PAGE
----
Spying a gaggle of onlookers at the side of a road in Yellowstone National Park offers a sure sign of watchable wildlife ahead. So even before our snow coach pulled off along the road that parallels the Madison River, we knew we’d find something interesting.
The day before along this same stretch, we had seen a large Bull Elk sitting just off the road in obvious distress. He’d been observed in the same general area—our driver and guide told us—for a week or more, and the Park service suspected he would not see another Spring. (He had a unique shape to his antlers, and when I later looked through a collection of Yellowstone photos, I found images of him that I had taken several years earlier when he stood majestic in his prime, the largest among a group of bachelor bulls, enjoying the lush grasses along this same road.)
On this afternoon, however, not an Elk but a Bobcat, drew the unending stream of watchers and photographers braving the sub-zero temperatures. Though the park closes all but one road to wheeled vehicles during winter months, snow coaches and snowmobiles brought people from West Yellowstone and (like us) the Old Faithful lodge to the Madison plateau that day, and almost every vehicle stopped for at least a few minutes to enjoy the relatively rare glimpse of a Bobcat in the wild.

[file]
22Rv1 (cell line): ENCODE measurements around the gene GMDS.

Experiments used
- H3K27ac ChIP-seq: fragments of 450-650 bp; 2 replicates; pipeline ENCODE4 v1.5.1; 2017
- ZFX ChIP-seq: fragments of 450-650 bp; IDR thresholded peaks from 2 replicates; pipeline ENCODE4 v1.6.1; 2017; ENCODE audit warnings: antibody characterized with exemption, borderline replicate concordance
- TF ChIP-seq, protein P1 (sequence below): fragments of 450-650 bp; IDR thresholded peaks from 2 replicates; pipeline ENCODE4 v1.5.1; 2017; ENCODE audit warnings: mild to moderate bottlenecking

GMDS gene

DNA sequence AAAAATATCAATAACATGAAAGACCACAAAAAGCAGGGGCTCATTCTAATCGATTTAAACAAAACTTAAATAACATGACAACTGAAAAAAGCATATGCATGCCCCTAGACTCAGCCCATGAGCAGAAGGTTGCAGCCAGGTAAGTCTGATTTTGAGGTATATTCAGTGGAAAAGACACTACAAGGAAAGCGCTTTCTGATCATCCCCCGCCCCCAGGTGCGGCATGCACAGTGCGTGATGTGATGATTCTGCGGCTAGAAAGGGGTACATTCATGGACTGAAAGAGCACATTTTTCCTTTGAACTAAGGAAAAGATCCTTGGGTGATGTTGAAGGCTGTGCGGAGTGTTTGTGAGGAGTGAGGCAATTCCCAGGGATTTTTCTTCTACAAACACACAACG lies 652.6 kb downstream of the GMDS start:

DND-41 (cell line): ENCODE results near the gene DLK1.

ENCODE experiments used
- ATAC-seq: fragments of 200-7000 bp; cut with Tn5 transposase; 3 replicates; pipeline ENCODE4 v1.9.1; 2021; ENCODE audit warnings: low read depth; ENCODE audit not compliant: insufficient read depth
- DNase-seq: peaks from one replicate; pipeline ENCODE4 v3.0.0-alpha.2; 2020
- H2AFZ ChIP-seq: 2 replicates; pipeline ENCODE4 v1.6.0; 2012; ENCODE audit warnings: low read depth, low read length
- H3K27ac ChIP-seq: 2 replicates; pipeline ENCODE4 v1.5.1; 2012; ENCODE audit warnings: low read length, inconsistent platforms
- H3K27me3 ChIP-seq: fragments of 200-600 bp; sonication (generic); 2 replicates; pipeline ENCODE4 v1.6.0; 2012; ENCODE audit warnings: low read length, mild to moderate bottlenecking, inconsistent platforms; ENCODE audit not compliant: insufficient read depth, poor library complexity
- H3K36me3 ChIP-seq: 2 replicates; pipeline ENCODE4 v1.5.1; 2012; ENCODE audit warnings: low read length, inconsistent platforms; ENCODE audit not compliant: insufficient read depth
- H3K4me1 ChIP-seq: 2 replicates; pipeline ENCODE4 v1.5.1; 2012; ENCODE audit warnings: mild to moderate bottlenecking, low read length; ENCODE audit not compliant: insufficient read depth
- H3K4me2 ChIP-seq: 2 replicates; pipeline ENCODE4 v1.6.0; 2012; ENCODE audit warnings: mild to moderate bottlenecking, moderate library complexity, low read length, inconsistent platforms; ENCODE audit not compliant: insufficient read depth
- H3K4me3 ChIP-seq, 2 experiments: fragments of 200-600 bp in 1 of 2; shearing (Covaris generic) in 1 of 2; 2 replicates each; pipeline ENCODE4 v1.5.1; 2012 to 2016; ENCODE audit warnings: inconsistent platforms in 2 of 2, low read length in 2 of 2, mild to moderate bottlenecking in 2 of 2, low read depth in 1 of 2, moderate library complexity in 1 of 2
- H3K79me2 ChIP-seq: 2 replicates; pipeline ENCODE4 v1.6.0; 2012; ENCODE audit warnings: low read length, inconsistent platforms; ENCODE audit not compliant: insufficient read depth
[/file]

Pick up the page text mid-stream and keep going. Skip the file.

To be sure, the onlookers seemed far more excited by the Bobcat than he (or she) of us. Over the course of an hour or more, the Bobcat slept, stretched, scratched, and sat unperturbed on the fallen tree, apparently confident that the cold and quickly flowing Madison River would keep his admirers from getting any closer.
When the cat finally jumped off the trunk (after a long stretch that bared his impressive claws), he completely disappeared in the thick blanket of snow below. Ten minutes or so later, we spotted him again about fifty yards upriver. There, he sat quietly in the snow along the bank, watching a few mallards bobbing along the river, before disappearing (for good, this time) in the dense forest behind him.